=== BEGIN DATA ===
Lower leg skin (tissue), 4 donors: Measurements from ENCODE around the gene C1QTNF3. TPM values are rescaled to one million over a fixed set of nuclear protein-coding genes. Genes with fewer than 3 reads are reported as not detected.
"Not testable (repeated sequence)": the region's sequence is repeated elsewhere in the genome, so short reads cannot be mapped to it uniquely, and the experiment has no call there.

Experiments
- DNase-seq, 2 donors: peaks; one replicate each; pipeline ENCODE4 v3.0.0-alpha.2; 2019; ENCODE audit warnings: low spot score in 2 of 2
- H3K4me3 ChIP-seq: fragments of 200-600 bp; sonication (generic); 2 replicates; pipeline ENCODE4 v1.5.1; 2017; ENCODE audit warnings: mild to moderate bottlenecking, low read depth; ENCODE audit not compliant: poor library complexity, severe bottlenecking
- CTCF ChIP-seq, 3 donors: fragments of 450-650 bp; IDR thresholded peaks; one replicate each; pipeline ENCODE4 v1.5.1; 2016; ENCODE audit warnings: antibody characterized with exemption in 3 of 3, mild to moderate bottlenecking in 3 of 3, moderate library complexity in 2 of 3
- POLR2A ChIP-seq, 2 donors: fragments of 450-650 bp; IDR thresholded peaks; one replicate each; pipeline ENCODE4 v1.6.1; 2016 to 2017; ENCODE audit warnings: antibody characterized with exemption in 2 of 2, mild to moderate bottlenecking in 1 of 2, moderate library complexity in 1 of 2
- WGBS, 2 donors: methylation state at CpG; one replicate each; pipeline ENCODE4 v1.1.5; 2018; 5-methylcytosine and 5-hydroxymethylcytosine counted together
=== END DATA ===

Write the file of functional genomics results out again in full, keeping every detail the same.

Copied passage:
Lower leg skin (tissue), 4 donors: Measurements from ENCODE around the gene C1QTNF3. TPM values are rescaled to one million over a fixed set of nuclear protein-coding genes. Genes with fewer than 3 reads are reported as not detected.
"Not testable (repeated sequence)": the region's sequence is repeated elsewhere in the genome, so short reads cannot be mapped to it uniquely, and the experiment has no call there.

Experiments
- DNase-seq, 2 donors: peaks; one replicate each; pipeline ENCODE4 v3.0.0-alpha.2; 2019; ENCODE audit warnings: low spot score in 2 of 2
- H3K4me3 ChIP-seq: fragments of 200-600 bp; sonication (generic); 2 replicates; pipeline ENCODE4 v1.5.1; 2017; ENCODE audit warnings: mild to moderate bottlenecking, low read depth; ENCODE audit not compliant: poor library complexity, severe bottlenecking
- CTCF ChIP-seq, 3 donors: fragments of 450-650 bp; IDR thresholded peaks; one replicate each; pipeline ENCODE4 v1.5.1; 2016; ENCODE audit warnings: antibody characterized with exemption in 3 of 3, mild to moderate bottlenecking in 3 of 3, moderate library complexity in 2 of 3
- POLR2A ChIP-seq, 2 donors: fragments of 450-650 bp; IDR thresholded peaks; one replicate each; pipeline ENCODE4 v1.6.1; 2016 to 2017; ENCODE audit warnings: antibody characterized with exemption in 2 of 2, mild to moderate bottlenecking in 1 of 2, moderate library complexity in 1 of 2
- WGBS, 2 donors: methylation state at CpG; one replicate each; pipeline ENCODE4 v1.1.5; 2018; 5-methylcytosine and 5-hydroxymethylcytosine counted together